In an effort to alleviate parking woes, the Downtown Victoria Business Association launched a park and ride service with 53 spaces, and earlier this year released a map of all parking available downtown.
But what the city needs is another parkade, said Appleton, adding she hopes the campaign doesn’t fall on deaf ears.
Saanich company hits the jackpot with container design
There is a little company that is taking flight here in Saanich that has the potential to revolutionize food growing here and also internationally.
West Coast Microgreens is located just off Interurban Road, where president and CEO Ty James has turned about a half acre of land into a highly productive farm in just over a year. Even though it was early in the spring, there was already a significant crop of greens growing in his beds and greenhouse.
The patented “Jackpot” cloth bag container system is the signature of the business. The name is an indicator of the payoff that growers might hit from using the product and their farming system.
West Coast Microgreens has developed this specialized non-woven polypropylene cloth that is resistant to heat and cold and prevents root circling that often occurs with plants, trees and shrubs in plastic containers. It is also porous which allows for airflow, maintaining cooler temperatures and when set up with a drip irrigation system, is designed to keep even moisture levels.
James is excited about the potential for this product to be used both by backyard growers but also in commercial applications. Systems have been set up in the region, including at the Victoria Golf Club and Saint Michael University School (SMUS). The chefs harvest fresh greens right out their back door at the Victoria Golf Club.
Woman to face $100 fine for dog attack on Saanich puppy
The owner of a dog said to have attacked a yellow Labrador puppy in Elk/Beaver Lake Park faces a $100 fine.
“We were able to track down the owner of the dog,” said Don Brown, chief bylaw enforcement officer for the Capital Regional District.
The CRD issued the fine after an off-leash dog had attacked Boomer, the then five-month-old yellow Labrador puppy of Don Jordan, while he and his partner Erna Arndt were walking Boomer on a trail in Elk/Beaver Lake Park June 12.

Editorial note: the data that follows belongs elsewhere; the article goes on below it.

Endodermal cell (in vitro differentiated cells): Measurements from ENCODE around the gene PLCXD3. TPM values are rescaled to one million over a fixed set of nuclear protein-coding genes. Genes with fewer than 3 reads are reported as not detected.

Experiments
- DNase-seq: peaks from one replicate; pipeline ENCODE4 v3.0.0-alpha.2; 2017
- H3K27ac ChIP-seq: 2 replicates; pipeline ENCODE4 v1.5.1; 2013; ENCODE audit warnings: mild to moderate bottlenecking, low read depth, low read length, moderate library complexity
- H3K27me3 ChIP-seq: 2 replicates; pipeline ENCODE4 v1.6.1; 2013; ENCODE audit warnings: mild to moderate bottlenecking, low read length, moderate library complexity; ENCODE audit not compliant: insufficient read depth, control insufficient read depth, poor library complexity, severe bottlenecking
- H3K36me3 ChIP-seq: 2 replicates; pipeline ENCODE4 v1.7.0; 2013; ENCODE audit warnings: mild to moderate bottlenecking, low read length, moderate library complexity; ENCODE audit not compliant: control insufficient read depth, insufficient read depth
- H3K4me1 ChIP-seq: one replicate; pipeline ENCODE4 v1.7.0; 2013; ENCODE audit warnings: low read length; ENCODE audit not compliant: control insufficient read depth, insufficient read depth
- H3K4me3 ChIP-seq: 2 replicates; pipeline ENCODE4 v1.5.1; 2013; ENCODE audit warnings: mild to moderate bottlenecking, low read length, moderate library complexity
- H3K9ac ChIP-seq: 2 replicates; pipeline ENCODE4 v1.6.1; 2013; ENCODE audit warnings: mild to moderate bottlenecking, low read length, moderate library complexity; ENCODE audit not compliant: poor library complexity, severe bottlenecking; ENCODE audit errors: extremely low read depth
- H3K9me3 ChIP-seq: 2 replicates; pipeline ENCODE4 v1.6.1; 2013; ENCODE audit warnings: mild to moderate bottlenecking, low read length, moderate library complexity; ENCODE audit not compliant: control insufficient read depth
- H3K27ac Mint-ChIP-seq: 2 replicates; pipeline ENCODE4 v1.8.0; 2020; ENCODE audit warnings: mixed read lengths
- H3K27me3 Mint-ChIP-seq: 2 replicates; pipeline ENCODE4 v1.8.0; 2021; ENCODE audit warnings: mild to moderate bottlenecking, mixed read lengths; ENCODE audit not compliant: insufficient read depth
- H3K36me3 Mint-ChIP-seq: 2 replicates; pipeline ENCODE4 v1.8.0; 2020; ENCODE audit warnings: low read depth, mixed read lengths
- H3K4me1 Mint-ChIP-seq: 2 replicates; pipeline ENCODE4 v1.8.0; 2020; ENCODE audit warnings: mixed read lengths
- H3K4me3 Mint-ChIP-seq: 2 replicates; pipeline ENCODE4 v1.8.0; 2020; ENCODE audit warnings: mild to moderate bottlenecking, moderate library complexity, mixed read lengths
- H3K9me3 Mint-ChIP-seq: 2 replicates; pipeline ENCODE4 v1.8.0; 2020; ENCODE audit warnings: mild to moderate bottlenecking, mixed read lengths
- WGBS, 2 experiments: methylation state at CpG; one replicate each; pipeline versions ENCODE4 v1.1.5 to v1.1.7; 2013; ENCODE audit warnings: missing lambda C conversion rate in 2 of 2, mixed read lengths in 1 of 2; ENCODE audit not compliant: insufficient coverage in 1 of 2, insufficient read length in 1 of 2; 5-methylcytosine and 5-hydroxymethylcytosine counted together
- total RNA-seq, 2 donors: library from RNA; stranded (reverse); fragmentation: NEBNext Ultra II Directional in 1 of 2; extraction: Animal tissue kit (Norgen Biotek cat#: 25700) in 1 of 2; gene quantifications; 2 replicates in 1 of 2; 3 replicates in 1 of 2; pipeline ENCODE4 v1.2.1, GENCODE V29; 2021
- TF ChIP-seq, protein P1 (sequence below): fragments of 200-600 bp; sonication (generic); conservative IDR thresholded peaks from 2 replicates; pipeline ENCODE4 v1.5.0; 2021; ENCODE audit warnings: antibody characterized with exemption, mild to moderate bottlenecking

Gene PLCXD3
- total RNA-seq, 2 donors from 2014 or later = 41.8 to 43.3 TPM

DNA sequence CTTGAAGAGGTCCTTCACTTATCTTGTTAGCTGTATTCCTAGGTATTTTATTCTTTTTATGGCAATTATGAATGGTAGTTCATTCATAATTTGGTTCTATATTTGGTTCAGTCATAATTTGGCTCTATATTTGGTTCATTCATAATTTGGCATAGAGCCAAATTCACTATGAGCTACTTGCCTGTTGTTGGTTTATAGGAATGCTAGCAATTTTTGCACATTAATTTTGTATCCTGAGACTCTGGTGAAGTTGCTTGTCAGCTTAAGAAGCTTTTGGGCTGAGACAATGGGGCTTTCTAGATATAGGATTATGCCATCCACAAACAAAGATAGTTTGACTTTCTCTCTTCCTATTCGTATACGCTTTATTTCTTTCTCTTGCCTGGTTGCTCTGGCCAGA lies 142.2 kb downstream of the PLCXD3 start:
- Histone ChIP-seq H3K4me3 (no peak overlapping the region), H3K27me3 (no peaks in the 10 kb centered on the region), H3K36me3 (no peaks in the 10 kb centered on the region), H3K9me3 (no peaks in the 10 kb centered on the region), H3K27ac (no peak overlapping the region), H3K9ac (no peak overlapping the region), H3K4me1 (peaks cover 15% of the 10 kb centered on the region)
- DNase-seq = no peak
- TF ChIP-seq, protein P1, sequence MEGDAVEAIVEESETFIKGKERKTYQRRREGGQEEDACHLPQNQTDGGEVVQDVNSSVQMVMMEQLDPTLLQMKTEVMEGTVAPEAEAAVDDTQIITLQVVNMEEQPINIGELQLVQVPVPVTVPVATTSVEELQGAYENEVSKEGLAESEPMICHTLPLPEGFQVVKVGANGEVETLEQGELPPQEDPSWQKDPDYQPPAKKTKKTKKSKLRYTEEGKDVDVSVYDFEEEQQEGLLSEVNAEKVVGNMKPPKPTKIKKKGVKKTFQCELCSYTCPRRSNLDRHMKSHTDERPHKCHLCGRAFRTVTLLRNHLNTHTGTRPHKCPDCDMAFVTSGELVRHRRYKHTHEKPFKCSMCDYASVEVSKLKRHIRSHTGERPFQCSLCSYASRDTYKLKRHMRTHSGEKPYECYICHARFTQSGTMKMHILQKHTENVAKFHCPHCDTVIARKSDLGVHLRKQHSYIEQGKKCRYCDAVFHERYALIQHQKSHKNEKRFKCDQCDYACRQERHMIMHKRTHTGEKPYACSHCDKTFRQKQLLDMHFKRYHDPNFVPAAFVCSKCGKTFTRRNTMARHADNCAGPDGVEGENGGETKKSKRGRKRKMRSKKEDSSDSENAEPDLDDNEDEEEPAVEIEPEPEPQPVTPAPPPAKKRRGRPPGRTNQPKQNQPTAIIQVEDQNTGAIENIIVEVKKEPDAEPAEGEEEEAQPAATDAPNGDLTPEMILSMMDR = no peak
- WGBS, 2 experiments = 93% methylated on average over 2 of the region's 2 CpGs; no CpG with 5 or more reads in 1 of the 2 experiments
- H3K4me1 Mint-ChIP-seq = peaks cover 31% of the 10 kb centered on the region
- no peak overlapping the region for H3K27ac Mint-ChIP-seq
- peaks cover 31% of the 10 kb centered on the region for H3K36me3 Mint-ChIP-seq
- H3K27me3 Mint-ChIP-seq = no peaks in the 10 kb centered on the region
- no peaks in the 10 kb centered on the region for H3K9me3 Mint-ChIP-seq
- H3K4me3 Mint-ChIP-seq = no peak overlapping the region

The couple and Boomer passed a woman walking five adult dogs: a long-haired golden retriever, a short-haired yellow Labrador, a medium-sized boxer, and what was described by Arndt as a chocolate Labrador retriever, and a mixed-breed dog. All dogs were off-leash at the time. The park — which is under CRD jurisdiction — allows off-leash dogs except in certain areas on the condition owners keep theirs dog under control at all times.
The couple had left the woman and her dogs little more than five metres behind them, when the mixed-breed dog attacked Boomer from behind. The attack left bite marks on Boomer’s face that required stitches and staples. The woman showed little regard for Boomer, said Jordan, who would like the woman to help cover treatment costs of just over $200.
Brown said the CRD has had dealings with both the woman and the attacking dog, which he described as brown and tan-coloured German shepherd.
“We have had multiple occurrences in the past,” he said. In fact, the CRD has issued a dangerous dog caution against the animal, a precursor to designating it as a dangerous animal, stemming from a 2015 incident.
If classified as a dangerous animal, the owner would have to leash and muzzle the animal, said Brown, who believes its record justifies such a designation. The owner would also have to keep the dog in a fenced-off area with a clearly visibly sign that identifies the animal as dangerous.